What Information Should You Exchange in a Car Accident?
In every state, a driver involved in a car accident has a legal obligation to stop and stay at the scene until he or she has fulfilled a few driver responsibilities. These responsibilities generally include exchanging information with the other driver involved, recording information about the car accident and documenting the crash for insurance companies. If you fail to fulfill your duties as a driver, you could face a hit-and-run criminal charge. You could also hurt your chances of obtaining compensation from the other driver.
What Are Your Legal Duties After a Car Accident in Virginia?
The responsibilities a driver has after an auto accident are listed in the Code of Virginia, Section 46.2-894. This law states that it is a driver’s legal duty after involvement in an accident to stop as close to the scene as possible (without interfering with traffic) and exchange information with others involved. This statute lists all the information a driver legally should give and obtain while at the scene of a car accident.
- Driver’s license number
- Vehicle registration number
Fleeing the scene of a car accident without stopping and exchanging this information could meet the definition of a hit-and-run. It is also a hit-and-run if you do not offer reasonable assistance to anyone injured in the accident. If you strike an unattended vehicle, follow the steps of Section 46.2-896 instead. Make an effort to locate the owner of the vehicle. If you cannot find the owner, leave a note that has your contact information and name in a conspicuous place. Then, report the collision within 24 hours to the local police.
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Additional Information to Acquire After a Car Accident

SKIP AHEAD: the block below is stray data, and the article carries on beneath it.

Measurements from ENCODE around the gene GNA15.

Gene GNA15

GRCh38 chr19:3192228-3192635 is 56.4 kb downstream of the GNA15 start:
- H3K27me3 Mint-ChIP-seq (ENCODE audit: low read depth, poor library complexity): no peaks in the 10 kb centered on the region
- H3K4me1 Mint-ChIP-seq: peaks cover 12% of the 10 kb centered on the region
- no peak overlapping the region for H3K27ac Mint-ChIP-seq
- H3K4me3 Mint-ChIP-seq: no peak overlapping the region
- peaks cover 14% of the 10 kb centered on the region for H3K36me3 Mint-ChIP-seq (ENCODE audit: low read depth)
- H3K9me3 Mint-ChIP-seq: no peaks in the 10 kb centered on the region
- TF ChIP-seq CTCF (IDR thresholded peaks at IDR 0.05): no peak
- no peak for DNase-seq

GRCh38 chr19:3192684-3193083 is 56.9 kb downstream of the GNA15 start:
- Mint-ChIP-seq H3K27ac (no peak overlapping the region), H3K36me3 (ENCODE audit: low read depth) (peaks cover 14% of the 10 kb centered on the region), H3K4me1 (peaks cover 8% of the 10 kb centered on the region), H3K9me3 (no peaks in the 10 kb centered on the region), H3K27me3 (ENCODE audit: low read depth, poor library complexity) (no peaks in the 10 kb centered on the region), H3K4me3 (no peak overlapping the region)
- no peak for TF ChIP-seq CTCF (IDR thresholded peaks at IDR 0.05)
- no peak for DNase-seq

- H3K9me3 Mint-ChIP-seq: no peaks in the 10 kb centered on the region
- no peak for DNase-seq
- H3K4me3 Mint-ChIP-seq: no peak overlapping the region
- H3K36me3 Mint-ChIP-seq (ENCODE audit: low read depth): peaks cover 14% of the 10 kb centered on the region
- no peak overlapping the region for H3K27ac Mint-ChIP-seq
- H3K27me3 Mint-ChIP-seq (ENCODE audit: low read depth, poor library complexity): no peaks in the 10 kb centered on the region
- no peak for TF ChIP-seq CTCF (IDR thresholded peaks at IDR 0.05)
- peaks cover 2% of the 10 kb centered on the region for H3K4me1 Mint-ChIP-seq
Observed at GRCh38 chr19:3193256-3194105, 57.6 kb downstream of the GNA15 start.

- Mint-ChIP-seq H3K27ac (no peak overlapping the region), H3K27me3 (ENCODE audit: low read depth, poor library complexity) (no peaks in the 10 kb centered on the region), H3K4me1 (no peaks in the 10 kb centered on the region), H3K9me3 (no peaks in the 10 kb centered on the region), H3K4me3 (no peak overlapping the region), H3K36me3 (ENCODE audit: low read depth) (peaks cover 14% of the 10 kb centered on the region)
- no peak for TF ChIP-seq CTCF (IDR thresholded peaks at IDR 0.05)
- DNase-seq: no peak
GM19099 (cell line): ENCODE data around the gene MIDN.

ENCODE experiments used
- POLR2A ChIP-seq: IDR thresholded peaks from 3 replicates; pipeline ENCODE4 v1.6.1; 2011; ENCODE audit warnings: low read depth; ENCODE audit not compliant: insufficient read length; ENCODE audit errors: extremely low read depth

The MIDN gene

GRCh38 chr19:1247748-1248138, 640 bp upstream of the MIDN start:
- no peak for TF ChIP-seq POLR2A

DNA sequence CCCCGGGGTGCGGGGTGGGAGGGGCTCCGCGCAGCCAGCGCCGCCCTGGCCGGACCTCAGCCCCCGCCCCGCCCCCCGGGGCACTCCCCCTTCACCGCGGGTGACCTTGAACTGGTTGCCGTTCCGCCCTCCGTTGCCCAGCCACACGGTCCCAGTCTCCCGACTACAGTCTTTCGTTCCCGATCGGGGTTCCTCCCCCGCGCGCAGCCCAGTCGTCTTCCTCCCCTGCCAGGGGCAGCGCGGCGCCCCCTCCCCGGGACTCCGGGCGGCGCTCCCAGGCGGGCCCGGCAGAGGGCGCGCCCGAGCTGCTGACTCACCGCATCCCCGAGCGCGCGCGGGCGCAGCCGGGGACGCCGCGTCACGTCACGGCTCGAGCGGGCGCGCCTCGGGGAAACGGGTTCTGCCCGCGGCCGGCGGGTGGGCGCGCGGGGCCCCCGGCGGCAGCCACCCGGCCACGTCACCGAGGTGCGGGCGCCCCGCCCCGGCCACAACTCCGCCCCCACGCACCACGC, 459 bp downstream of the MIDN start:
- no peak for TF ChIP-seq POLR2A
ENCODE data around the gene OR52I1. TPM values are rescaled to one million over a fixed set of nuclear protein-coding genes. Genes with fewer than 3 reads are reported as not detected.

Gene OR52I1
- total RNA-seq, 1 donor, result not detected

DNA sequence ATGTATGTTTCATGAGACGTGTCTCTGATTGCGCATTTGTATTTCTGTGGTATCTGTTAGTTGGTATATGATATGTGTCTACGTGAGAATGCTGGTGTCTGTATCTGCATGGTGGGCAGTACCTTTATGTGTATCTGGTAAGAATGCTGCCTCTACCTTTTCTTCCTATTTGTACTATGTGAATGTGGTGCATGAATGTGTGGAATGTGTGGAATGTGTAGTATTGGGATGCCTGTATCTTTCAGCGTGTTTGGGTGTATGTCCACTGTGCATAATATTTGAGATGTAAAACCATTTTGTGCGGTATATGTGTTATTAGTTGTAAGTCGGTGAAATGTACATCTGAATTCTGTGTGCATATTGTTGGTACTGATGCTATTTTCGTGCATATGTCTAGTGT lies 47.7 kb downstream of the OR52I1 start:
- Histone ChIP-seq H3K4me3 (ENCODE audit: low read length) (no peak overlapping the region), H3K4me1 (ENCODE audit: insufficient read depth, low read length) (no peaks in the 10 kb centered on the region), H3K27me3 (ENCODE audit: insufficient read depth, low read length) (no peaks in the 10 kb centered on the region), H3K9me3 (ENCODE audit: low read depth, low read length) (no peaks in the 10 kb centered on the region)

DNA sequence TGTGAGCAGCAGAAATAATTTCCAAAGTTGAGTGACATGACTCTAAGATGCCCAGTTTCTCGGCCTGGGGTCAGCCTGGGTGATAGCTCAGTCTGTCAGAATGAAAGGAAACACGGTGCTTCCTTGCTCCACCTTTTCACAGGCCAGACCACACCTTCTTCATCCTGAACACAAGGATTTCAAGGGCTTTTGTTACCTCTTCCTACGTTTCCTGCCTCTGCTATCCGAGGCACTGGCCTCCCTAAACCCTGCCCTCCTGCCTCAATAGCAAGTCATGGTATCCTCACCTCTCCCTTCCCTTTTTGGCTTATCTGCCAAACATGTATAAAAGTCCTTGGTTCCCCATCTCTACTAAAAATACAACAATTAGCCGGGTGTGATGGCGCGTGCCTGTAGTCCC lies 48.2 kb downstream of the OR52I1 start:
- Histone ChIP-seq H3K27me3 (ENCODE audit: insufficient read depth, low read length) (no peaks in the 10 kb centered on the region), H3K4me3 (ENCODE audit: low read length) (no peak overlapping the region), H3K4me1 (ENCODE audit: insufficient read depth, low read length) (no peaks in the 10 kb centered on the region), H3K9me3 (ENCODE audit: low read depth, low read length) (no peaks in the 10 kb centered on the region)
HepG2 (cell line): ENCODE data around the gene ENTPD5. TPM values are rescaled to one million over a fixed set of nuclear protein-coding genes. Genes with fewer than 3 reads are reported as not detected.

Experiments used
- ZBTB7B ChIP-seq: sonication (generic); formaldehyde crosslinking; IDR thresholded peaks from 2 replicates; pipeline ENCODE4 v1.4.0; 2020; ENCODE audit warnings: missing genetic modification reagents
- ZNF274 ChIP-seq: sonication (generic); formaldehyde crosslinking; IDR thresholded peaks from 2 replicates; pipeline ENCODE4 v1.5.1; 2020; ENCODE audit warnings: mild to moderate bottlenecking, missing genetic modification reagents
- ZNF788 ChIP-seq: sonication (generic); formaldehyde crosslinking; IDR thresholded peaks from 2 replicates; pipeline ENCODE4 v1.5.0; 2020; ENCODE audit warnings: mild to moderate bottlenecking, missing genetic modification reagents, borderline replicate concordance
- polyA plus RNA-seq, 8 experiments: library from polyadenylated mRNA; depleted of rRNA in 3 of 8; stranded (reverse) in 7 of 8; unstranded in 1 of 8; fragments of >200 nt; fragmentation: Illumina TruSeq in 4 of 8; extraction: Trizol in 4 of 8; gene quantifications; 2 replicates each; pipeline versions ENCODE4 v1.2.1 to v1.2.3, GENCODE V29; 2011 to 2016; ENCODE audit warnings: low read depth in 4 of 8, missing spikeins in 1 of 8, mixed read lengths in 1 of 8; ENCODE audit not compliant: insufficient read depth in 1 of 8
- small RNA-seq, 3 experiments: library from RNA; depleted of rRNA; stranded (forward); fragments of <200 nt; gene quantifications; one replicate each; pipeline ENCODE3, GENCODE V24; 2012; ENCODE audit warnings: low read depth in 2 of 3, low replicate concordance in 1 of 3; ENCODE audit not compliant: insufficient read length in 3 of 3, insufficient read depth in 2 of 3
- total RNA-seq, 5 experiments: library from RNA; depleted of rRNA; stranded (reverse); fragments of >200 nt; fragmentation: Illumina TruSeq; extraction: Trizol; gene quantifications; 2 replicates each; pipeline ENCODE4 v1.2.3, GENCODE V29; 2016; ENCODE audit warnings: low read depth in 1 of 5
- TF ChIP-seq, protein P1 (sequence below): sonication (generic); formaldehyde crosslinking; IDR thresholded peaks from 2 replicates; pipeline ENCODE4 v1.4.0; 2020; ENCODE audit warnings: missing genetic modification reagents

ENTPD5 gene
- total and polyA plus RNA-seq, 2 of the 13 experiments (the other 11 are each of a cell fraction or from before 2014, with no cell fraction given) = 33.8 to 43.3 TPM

Exchanging names, vehicle information and contact numbers is important after a car accident. It could help your car accident claim further, however, to also acquire other information while still at the scene of a crash in Virginia. In the immediate aftermath of a collision, try to think about your case from a personal injury claim perspective. The steps you take while at the scene could impact your injury claim later. Do your best to not only fulfill the minimum requirements of Virginia’s law but to protect yourself with further information collected as well.
- Call the police and get your report number. Call 911 from the scene of your car accident if it caused any injuries, fatalities or property damages. Ask the officer for your police report number so you can request a copy later.
- Take photographs and videos. Take out your cellphone or camera and snap several pictures of the accident. Get the surrounding street, both vehicles, vehicle damages and personal injuries, if possible. Use the date feature for the best documentation.
- Obtain the names of eyewitnesses. Ask for the names and phone numbers of everyone who witnessed the car accident. Statements from these witnesses could help investigators piece together how the accident happened.
- Write down a description of the accident. Write down your own description of how the accident occurred while the details are still fresh in your mind. Include the date, time and location of the crash, as well as how you feel.
- Go to the hospital and get copies of your medical records. Get immediate medical attention if you have any injuries. Collect copies of all medical transcripts and treatment plans.
The more information you gather after a car accident, the stronger your claim to damages may be. Facts and information about your collision could lead to the identification of the at-fault or liable party. From there, you or a Richmond car accident attorney can bring a damage claim against the responsible party in pursuit of financial compensation. If you need assistance acquiring information about a crash, a lawyer can help you with this as well. Contact an attorney as soon as possible after a car accident in Virginia for advice about what to do next.
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